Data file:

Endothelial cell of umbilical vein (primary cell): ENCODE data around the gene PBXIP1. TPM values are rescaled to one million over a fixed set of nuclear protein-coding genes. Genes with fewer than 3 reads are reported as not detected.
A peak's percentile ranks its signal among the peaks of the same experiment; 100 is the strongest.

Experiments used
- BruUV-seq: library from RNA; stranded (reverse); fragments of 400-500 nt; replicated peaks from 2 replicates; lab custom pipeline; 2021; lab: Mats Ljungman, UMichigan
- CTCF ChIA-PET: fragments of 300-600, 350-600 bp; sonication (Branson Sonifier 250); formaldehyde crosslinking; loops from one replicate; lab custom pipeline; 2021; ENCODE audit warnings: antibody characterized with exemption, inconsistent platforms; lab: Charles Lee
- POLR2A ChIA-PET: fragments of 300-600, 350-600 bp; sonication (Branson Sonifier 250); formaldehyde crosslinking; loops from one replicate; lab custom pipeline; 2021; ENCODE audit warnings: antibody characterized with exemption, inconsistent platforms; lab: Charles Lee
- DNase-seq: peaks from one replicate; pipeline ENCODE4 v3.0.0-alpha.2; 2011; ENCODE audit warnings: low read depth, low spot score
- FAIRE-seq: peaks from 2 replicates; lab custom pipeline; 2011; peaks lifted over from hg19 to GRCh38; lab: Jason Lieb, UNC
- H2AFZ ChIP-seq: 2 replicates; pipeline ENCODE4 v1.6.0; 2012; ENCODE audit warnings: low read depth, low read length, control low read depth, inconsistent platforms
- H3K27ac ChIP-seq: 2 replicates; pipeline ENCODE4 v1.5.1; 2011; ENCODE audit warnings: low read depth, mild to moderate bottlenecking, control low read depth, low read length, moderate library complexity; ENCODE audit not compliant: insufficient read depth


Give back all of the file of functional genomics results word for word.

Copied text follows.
Endothelial cell of umbilical vein (primary cell): ENCODE data around the gene PBXIP1. TPM values are rescaled to one million over a fixed set of nuclear protein-coding genes. Genes with fewer than 3 reads are reported as not detected.
A peak's percentile ranks its signal among the peaks of the same experiment; 100 is the strongest.

Experiments used
- BruUV-seq: library from RNA; stranded (reverse); fragments of 400-500 nt; replicated peaks from 2 replicates; lab custom pipeline; 2021; lab: Mats Ljungman, UMichigan
- CTCF ChIA-PET: fragments of 300-600, 350-600 bp; sonication (Branson Sonifier 250); formaldehyde crosslinking; loops from one replicate; lab custom pipeline; 2021; ENCODE audit warnings: antibody characterized with exemption, inconsistent platforms; lab: Charles Lee
- POLR2A ChIA-PET: fragments of 300-600, 350-600 bp; sonication (Branson Sonifier 250); formaldehyde crosslinking; loops from one replicate; lab custom pipeline; 2021; ENCODE audit warnings: antibody characterized with exemption, inconsistent platforms; lab: Charles Lee
- DNase-seq: peaks from one replicate; pipeline ENCODE4 v3.0.0-alpha.2; 2011; ENCODE audit warnings: low read depth, low spot score
- FAIRE-seq: peaks from 2 replicates; lab custom pipeline; 2011; peaks lifted over from hg19 to GRCh38; lab: Jason Lieb, UNC
- H2AFZ ChIP-seq: 2 replicates; pipeline ENCODE4 v1.6.0; 2012; ENCODE audit warnings: low read depth, low read length, control low read depth, inconsistent platforms
- H3K27ac ChIP-seq: 2 replicates; pipeline ENCODE4 v1.5.1; 2011; ENCODE audit warnings: low read depth, mild to moderate bottlenecking, control low read depth, low read length, moderate library complexity; ENCODE audit not compliant: insufficient read depth